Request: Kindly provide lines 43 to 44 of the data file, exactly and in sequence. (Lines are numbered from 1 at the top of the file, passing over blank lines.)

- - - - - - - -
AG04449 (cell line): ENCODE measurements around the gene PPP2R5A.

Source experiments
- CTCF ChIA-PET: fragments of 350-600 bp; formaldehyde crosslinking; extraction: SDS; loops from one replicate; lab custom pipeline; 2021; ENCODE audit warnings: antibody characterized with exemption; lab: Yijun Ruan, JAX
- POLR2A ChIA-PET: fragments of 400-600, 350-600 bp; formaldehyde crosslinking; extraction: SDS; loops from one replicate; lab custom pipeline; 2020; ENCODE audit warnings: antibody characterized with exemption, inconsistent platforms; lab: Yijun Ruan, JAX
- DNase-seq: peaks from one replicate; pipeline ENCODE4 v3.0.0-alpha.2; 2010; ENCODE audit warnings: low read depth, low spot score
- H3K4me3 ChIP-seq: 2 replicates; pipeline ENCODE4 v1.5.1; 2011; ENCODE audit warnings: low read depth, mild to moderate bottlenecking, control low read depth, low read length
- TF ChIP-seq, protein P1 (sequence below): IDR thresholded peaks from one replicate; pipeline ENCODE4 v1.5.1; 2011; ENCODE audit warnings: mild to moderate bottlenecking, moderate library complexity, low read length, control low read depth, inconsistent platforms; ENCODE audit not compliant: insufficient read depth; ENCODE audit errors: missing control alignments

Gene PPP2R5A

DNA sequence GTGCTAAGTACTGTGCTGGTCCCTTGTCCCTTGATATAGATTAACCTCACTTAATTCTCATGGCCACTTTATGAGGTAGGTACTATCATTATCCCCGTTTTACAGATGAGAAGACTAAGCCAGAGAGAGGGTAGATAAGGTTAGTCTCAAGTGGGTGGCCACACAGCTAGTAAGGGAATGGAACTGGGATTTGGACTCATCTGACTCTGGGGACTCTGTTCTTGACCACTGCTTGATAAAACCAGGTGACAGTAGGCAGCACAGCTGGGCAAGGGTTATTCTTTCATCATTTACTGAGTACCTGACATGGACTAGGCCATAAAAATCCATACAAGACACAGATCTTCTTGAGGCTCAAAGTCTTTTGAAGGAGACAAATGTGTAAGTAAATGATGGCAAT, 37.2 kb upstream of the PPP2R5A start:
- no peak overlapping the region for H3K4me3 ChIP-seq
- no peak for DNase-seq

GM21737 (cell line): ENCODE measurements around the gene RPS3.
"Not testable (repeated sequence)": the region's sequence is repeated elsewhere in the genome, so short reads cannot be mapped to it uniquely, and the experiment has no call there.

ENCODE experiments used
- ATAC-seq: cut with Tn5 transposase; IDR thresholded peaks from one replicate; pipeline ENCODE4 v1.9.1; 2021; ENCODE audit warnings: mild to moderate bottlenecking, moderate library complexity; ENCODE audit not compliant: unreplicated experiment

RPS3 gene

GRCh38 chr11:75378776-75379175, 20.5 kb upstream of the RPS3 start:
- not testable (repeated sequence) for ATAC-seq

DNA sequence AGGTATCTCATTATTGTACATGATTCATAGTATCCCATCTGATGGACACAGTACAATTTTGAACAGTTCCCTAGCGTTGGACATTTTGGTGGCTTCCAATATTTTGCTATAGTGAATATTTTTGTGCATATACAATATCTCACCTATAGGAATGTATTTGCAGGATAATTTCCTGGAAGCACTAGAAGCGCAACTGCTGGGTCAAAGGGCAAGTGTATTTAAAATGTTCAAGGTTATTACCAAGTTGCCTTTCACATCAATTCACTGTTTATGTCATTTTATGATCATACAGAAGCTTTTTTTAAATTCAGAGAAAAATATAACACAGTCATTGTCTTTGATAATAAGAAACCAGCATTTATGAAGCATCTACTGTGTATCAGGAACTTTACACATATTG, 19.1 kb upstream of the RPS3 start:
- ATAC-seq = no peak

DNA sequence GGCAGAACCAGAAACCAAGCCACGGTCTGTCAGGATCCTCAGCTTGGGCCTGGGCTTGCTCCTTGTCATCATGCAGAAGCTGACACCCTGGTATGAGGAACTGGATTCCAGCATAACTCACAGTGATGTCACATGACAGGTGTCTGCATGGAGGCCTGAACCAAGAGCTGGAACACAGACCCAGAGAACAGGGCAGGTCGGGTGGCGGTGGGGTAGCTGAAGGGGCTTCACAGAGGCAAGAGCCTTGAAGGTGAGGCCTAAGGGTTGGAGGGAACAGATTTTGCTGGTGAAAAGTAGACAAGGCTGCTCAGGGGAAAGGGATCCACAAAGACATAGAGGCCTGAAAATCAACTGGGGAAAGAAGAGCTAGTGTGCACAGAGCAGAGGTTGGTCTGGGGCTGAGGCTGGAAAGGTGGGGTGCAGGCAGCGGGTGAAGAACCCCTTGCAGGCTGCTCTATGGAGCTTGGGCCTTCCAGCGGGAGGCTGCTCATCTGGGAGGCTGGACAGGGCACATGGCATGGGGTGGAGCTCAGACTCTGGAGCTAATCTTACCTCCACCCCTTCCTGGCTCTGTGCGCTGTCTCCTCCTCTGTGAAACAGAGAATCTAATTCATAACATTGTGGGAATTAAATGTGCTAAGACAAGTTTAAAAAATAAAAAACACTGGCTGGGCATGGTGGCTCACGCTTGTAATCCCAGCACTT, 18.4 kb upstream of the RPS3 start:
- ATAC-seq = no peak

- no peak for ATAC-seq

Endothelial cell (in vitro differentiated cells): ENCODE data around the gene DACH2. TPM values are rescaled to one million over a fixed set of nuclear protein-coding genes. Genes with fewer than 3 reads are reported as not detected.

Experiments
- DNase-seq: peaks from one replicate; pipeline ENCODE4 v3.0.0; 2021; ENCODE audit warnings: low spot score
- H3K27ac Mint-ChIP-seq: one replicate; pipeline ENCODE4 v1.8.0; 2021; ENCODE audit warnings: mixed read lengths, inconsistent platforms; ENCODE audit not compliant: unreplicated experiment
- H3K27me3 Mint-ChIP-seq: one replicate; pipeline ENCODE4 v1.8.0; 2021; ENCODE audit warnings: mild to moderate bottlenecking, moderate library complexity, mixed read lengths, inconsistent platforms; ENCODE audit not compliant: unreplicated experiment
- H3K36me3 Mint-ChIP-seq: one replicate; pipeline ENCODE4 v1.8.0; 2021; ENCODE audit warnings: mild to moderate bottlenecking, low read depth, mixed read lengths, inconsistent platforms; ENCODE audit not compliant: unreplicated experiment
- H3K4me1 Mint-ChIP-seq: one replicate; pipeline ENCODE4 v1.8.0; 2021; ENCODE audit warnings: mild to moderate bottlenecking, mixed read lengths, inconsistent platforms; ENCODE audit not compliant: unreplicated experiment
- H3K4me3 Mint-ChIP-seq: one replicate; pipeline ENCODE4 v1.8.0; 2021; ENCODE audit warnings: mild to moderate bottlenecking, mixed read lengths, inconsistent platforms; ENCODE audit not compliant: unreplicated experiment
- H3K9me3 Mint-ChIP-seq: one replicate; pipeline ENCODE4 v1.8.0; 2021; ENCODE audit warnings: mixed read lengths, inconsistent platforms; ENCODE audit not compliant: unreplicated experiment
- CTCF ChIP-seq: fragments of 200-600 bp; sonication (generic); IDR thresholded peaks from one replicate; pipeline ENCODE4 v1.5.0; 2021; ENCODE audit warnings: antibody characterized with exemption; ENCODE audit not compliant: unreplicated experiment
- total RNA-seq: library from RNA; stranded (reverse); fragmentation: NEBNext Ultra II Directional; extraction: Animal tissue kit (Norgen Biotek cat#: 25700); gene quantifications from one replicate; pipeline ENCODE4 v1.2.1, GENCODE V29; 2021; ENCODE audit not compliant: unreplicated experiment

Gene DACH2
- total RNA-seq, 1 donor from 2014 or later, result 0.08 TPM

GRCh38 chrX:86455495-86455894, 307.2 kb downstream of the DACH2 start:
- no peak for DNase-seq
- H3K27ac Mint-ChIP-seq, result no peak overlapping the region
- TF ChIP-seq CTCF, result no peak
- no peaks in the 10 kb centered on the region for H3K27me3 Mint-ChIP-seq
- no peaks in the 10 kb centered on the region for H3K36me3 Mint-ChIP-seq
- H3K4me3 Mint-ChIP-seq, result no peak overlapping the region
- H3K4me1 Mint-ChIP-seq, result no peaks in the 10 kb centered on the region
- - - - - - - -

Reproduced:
- H3K4me3 Mint-ChIP-seq, result no peak overlapping the region
- H3K4me1 Mint-ChIP-seq, result no peaks in the 10 kb centered on the region